No word on the sales figures, but the most popular non-fiction books to publish in Indonesia right now are books about bird flu and how to survive it.
This story from the Jakarta Post says bookstores across Indonesia are literally groaning with the weight of all the bird flu related tomes.
Let's cut to the chase, the best advice on how to avoid becoming infected with the bird flu virus that the article's writer pulls from all the books reviewed is simple :
Good basic sanitation measures like hand-washing, eating a healthy diet and knowing how and when to relate with our environment are the best defense.Here's the round-up from the Jakarta Post on some of the key bird flu books available :
Michael Greger's Bird Flu, A Virus of Our Own Hatching (is available on) the web (http://birdflubook.com),
Greger writes a captivating tale of bird flu from various perspectives, both human and poultry.
Indonesian authors, too, have been quick to catch the moment. Some books -- Flu Burung dan Demam Berdarah (Bird Flu and Dengue), Menyingkap Rahasia Flu Burung, (Revealing the Secrets of Bird Flu) and Flu Burung (Bird Flu) -- are already on bookstore shelves.
In his book, The Bird Flu Preparedness Planner, Grattan Woodson says in his introduction: "Chances are, if you opened a newspaper or turned on the news in 2005, you might be worried, perhaps even a little panicked, about the avian flu or bird flu -- and with good reason.
"What many people around the world dismissed as a minor headline in the international section of their newspaper seemed to mushroom overnight into a global health crisis."
In another popular book, Everything You Need to Know about the Next Pandemic (Marc Spiegel, 2006), also has more or less the same purpose: explaining that excessive fear of a pandemic may lead to a paranoia.
Both authors explain why it is essential for U.S. readers to know the facts in detail about bird flu. The U.S. has bitter memories of 1918 and the emergence of a devastating influenza that killed nearly 50 million people. Caused by a different type of virus -- H1N1 -- the Spanish flu, as it was popularly known, resulted in a huge number of fatalities due to the state of medical knowledge at the time, the existing infrastructure and much slower means of communication.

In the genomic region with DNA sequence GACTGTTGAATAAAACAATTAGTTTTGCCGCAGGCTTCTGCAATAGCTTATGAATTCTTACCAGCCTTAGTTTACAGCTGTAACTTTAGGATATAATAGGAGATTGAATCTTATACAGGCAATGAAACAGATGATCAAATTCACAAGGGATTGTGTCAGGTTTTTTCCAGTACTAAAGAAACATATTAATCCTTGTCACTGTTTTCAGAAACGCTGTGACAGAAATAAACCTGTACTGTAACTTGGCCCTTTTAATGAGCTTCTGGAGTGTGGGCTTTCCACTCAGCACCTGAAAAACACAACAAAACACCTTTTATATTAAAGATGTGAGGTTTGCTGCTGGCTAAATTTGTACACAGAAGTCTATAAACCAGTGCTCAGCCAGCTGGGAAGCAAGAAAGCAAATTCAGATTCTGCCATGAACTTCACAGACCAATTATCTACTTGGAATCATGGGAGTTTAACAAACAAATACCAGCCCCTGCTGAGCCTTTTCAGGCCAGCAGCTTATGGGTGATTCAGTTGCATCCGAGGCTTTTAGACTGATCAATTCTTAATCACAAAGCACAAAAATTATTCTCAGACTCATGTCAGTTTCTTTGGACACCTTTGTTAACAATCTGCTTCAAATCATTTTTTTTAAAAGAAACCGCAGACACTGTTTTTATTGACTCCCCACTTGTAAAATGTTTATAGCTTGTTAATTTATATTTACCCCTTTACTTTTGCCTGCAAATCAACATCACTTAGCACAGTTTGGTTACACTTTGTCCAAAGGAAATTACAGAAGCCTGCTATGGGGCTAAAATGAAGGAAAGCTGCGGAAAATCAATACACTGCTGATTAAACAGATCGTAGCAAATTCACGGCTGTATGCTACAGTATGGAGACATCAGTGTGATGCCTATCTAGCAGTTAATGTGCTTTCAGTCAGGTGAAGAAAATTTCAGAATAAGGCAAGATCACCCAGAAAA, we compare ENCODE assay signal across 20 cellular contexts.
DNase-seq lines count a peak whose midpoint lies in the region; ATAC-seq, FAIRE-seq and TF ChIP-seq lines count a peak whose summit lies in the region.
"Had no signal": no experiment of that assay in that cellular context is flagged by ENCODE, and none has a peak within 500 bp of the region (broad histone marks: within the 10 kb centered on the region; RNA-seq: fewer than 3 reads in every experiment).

A business editor by profession, Colum Murphy has written an elaborate book, Flu Action Plan, A Business Survival Guide, a must-read book for business people. The book chronicles the business side of any possible pandemic without trying to scare people.
Meanwhile, published by Cambridge-based Icon Books, pocket book-sized Bird Flu by John Farndon is more straightforward in addressing the topic. Eminent virologist from the University of Cambridge Tony Minson says in the foreword that Farndon tells us what we need to know, taking us through the issues in a straightforward style and using plain language.
"Farndon's conclusion is right: we are not ready yet, so keep your fingers crossed," he says.
Authors on the current bird flu outbreak all refer to John Barry's historical account The Great Influenza: The Epic Story of the Deadliest Plague in History, praised as one of the most enriching sources of information.
Through meticulous and detailed studies, Barry pieces together episodes on some of the U.S. states involved in the terrifying epidemic. The book also chronicles the attempts of medical scientists to race against time and rapid deaths to seek a cure for the sick.